Whatever text format you choose, following some best practices can improve the experience. Since Git is designed for code, it is not optimized out of the box to handle non-code text. Git will look for whole line differences and store them as such. That works well for code as each line is usually a self-contained command, or it should be. But a line of non-code text can be very long and changes of any size may trigger detection. If you do not separate each sentence to its own line, Git will treat whole paragraphs as a single line. If two people edit different sentences of a paragraph it will lead Git to treat those changes as a merge conflict. A simple way of mimimizing such conflicts is to break your text into lines of sentences or even short phrases. You can achieve this by pressing Enter to separate lines. The end result, whether rendered in HTML, PDF, DOCX, or another format, is not affected as these whitespace characters are not taken into account during conversion.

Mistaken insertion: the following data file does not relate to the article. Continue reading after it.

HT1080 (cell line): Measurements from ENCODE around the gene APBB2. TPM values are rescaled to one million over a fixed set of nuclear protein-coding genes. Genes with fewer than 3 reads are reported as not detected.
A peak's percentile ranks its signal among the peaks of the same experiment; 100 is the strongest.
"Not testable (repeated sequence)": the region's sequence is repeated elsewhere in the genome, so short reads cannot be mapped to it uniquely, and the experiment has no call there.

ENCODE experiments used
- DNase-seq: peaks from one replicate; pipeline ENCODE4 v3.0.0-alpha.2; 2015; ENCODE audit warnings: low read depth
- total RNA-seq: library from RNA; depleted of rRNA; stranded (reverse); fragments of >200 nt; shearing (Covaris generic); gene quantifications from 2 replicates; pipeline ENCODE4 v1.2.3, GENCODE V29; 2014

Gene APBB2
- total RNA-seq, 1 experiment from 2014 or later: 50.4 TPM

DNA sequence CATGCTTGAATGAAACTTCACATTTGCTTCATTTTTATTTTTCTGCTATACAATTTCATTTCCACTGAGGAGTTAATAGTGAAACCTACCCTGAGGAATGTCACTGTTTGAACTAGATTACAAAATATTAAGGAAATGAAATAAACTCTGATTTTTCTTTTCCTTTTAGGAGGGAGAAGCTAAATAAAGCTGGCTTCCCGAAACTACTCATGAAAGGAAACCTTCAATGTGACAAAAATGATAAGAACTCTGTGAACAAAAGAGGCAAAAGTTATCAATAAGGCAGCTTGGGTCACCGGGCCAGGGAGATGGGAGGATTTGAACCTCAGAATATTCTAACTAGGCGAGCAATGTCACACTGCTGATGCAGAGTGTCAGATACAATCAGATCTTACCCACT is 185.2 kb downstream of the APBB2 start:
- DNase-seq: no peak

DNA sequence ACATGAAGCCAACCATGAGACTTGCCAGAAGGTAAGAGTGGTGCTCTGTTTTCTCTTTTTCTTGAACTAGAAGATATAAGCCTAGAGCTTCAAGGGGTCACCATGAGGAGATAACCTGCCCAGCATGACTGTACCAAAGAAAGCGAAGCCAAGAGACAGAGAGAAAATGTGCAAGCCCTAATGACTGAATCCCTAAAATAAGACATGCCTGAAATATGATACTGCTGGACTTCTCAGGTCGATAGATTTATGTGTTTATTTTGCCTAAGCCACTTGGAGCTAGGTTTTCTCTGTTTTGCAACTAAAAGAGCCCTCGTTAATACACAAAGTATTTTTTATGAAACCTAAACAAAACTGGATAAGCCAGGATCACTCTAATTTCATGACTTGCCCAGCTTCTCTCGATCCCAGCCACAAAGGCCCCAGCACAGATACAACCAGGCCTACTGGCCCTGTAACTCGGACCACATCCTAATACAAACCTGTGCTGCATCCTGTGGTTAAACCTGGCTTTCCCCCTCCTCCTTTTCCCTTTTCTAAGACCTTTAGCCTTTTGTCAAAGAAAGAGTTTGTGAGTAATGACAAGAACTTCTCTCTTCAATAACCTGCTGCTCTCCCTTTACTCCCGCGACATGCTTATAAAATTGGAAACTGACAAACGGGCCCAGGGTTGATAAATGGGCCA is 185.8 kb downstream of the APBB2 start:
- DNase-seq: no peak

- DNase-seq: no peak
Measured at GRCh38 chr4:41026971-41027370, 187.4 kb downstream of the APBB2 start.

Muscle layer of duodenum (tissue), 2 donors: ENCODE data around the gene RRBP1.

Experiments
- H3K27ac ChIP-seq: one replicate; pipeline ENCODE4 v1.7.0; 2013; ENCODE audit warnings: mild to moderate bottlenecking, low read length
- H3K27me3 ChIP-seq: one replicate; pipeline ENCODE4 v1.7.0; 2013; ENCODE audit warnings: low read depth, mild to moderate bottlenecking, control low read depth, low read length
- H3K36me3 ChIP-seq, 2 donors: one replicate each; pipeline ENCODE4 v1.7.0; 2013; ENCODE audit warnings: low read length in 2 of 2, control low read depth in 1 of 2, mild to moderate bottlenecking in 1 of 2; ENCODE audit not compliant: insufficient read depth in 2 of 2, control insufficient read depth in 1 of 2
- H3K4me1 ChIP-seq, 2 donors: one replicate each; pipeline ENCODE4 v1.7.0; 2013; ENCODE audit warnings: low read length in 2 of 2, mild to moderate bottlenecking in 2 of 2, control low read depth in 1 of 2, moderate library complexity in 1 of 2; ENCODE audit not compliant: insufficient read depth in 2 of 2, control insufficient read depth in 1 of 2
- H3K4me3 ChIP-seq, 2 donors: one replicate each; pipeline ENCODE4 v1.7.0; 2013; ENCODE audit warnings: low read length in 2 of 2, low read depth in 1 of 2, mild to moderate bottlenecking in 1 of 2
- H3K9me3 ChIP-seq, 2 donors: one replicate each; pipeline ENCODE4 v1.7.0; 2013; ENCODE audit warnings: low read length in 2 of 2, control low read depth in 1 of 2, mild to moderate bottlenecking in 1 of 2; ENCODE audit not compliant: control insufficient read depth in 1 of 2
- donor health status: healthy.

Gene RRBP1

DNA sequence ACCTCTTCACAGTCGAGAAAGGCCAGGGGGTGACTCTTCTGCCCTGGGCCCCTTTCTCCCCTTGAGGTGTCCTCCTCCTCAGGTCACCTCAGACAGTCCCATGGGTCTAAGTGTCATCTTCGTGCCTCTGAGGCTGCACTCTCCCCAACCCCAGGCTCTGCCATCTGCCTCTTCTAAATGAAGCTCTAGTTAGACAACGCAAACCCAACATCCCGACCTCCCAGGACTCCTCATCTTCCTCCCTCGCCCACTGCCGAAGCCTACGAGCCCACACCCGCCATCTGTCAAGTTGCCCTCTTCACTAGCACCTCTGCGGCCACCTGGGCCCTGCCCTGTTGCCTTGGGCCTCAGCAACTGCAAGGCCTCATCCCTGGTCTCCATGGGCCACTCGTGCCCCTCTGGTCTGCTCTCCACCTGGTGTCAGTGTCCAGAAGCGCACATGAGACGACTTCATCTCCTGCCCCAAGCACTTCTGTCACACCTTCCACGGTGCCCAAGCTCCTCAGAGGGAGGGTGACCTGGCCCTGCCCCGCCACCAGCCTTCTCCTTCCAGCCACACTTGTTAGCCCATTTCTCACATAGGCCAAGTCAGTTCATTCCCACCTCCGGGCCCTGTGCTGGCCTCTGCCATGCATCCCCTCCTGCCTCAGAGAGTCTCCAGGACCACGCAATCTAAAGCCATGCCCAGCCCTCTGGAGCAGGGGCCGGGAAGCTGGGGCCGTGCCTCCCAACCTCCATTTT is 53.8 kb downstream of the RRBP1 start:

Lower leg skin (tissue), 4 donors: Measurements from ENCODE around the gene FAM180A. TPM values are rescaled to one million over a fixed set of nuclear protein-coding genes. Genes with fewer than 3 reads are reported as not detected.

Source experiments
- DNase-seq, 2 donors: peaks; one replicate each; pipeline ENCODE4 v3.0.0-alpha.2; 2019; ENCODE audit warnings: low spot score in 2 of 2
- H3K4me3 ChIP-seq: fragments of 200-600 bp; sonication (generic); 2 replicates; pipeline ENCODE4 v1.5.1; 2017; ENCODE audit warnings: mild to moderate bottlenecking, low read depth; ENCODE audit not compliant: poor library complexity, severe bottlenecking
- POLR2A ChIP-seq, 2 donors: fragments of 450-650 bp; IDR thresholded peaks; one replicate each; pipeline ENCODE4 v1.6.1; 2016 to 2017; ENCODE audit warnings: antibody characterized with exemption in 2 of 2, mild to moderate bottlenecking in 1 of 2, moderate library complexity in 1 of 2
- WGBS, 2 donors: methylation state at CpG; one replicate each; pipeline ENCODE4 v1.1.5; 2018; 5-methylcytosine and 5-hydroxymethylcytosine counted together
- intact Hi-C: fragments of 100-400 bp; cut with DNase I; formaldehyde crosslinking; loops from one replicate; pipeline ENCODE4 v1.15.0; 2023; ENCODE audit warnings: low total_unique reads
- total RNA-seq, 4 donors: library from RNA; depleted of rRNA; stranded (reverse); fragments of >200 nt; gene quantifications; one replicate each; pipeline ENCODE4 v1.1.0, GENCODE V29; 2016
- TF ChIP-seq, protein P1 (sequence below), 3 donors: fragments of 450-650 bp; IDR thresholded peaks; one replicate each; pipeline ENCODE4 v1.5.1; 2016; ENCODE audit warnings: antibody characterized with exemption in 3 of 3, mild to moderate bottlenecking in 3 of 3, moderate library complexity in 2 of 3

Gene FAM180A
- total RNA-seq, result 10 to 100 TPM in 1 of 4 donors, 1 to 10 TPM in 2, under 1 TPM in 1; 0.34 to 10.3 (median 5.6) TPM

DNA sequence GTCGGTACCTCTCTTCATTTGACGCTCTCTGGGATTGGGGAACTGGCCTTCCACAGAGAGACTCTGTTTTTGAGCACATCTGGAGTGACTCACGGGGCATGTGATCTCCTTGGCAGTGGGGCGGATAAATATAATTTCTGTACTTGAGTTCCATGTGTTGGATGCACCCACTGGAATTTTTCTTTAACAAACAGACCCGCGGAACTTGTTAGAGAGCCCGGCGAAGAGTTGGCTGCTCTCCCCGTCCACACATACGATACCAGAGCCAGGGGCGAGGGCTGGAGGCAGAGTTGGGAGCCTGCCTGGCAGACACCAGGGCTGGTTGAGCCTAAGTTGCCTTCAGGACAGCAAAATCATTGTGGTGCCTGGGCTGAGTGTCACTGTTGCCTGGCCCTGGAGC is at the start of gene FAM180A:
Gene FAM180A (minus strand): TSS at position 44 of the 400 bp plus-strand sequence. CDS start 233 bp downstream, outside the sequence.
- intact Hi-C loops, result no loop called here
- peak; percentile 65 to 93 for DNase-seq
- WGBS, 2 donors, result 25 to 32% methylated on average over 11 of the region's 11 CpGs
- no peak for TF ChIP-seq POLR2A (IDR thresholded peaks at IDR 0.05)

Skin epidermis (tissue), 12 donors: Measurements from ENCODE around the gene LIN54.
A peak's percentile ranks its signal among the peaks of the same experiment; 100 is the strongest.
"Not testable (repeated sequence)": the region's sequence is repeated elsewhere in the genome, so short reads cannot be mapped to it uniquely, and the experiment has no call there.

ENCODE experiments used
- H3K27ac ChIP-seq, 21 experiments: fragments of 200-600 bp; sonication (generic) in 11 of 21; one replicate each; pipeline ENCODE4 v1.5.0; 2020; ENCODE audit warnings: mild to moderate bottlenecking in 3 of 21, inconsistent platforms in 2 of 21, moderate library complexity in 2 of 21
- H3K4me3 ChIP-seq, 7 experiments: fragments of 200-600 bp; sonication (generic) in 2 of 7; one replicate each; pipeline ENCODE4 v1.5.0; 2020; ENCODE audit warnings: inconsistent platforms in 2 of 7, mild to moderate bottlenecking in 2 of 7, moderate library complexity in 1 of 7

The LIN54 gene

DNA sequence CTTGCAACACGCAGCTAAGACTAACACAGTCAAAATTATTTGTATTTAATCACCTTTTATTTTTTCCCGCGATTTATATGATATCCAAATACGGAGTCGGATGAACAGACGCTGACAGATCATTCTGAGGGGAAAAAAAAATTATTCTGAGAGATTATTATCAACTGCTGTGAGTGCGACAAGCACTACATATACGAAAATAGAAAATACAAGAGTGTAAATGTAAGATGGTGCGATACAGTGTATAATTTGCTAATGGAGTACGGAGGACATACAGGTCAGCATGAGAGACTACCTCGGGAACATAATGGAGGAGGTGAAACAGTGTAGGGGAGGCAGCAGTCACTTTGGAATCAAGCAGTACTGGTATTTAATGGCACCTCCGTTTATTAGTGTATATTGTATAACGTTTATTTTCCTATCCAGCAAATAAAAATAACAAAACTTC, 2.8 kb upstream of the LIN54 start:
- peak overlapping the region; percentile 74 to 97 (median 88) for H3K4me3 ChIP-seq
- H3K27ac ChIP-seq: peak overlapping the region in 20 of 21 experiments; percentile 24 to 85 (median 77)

Another useful strategy involves breaking changes in your text into manageable chunks. Especially for long documents such as theses or books, it makes sense to split them into several different files, for example following their natural division into chapters. Even in a single-file case, it makes sense to work on sizable changes in separate branches. Doing so can allow you, for example, to always have a ready-to-share version, say in the master branch, while you keep working on not-yet-ready revisions in a separate branch. It can be also useful, especially if you ever wish to easily revert them, to make document-wide changes such as replacing a term with another in a single commit. In all cases, such strategies allow grouping of logically related changes, which makes the job of tracking and reverting them so much easier.